Glucose Challenge Test  

The glucose challenge test usually happens during pregnancy to check how your body uses the glucose present in the blood. This helps the doctor if you need to undergo tests to confirm the chances of gestational diabetes. It is a type of diabetes that develops mainly during pregnancy and may vanish right after birth.  

During the glucose challenge test, you will have to drink a sugar mix. An hour later, you will have to give your blood sample, and your doctor will send it away to a laboratory for testing. If the glucose level in the blood comes back high, your doctor will ask you to get a glucose tolerance test done.  

Less Common Routine Tests During Pregnancy 

Less Common Routine Tests During Pregnancy

The tests mentioned above are the ones that are most common during pregnancy. Every woman who has once gone through pregnancy surely has experienced the abovementioned tests. But, there are a few tests that your doctor might suggest depending on risk factors and the screening results of your general screening tests.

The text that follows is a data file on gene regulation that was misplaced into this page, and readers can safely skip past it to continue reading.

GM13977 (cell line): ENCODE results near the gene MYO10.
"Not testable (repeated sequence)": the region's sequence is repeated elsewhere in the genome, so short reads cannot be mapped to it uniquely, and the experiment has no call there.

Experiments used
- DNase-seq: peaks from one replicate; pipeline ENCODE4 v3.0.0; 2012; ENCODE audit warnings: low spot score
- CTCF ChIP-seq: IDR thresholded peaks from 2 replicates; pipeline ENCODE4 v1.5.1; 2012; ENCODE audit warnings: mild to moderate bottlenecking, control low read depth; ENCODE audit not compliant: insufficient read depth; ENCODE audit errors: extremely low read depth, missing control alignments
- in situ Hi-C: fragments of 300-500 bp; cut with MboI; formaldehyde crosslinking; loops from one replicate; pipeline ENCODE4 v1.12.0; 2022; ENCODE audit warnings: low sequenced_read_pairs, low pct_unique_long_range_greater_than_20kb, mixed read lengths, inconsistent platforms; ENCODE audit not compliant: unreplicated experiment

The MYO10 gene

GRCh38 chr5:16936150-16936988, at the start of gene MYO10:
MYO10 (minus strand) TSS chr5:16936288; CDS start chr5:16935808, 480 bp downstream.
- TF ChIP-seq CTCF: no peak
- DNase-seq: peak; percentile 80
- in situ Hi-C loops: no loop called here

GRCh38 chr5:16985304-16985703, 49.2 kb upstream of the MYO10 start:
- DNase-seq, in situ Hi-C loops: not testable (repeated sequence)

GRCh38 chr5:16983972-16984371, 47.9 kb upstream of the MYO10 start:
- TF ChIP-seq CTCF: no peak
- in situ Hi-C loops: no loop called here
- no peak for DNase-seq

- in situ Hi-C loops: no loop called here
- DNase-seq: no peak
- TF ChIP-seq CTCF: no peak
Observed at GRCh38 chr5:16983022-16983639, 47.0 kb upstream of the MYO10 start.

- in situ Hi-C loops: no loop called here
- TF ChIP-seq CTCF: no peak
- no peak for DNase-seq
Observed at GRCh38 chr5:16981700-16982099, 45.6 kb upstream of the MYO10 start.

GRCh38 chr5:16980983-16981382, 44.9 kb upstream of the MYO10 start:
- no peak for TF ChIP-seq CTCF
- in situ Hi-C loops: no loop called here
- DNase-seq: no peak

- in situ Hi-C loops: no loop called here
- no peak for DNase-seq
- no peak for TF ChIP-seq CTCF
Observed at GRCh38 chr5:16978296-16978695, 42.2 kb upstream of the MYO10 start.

Glucose Tolerance Test  

If your glucose challenge test shows that you have higher levels of glucose in your blood, your doctor will suggest a glucose tolerance test to further confirm the results. For this kind of testing, you will have to fast on the day of your testing. You will only have to drink water. You will have to give your blood sample and then drink a sugar mix. Within the next couple of hours, you will give a few more blood samples so that the doctor can study the glucose levels in your blood.  

Genetic Screening And Diagnosis  

There are certain genetic conditions that can be diagnosed even before birth. Your doctor might suggest you go for the genetic screening test if you fall under the high-risk group. Mothers who are at a higher risk include women beyond the age of 30 or those with a history of genetic disorders in their families.